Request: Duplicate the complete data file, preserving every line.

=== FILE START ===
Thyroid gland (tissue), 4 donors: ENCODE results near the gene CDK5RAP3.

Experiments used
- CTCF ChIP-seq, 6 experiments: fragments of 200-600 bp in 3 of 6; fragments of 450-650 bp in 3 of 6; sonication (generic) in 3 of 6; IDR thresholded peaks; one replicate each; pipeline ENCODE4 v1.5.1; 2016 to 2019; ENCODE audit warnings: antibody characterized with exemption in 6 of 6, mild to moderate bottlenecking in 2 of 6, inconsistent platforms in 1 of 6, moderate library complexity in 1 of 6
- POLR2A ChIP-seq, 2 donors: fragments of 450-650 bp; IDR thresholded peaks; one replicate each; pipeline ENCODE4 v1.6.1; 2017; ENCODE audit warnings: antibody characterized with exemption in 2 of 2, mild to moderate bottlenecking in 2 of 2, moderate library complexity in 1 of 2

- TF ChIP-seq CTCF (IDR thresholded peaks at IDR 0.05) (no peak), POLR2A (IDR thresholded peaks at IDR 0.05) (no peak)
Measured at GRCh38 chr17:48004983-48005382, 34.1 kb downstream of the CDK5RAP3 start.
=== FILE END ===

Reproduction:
Thyroid gland (tissue), 4 donors: ENCODE results near the gene CDK5RAP3.

Experiments used
- CTCF ChIP-seq, 6 experiments: fragments of 200-600 bp in 3 of 6; fragments of 450-650 bp in 3 of 6; sonication (generic) in 3 of 6; IDR thresholded peaks; one replicate each; pipeline ENCODE4 v1.5.1; 2016 to 2019; ENCODE audit warnings: antibody characterized with exemption in 6 of 6, mild to moderate bottlenecking in 2 of 6, inconsistent platforms in 1 of 6, moderate library complexity in 1 of 6
- POLR2A ChIP-seq, 2 donors: fragments of 450-650 bp; IDR thresholded peaks; one replicate each; pipeline ENCODE4 v1.6.1; 2017; ENCODE audit warnings: antibody characterized with exemption in 2 of 2, mild to moderate bottlenecking in 2 of 2, moderate library complexity in 1 of 2

- TF ChIP-seq CTCF (IDR thresholded peaks at IDR 0.05) (no peak), POLR2A (IDR thresholded peaks at IDR 0.05) (no peak)
Measured at GRCh38 chr17:48004983-48005382, 34.1 kb downstream of the CDK5RAP3 start.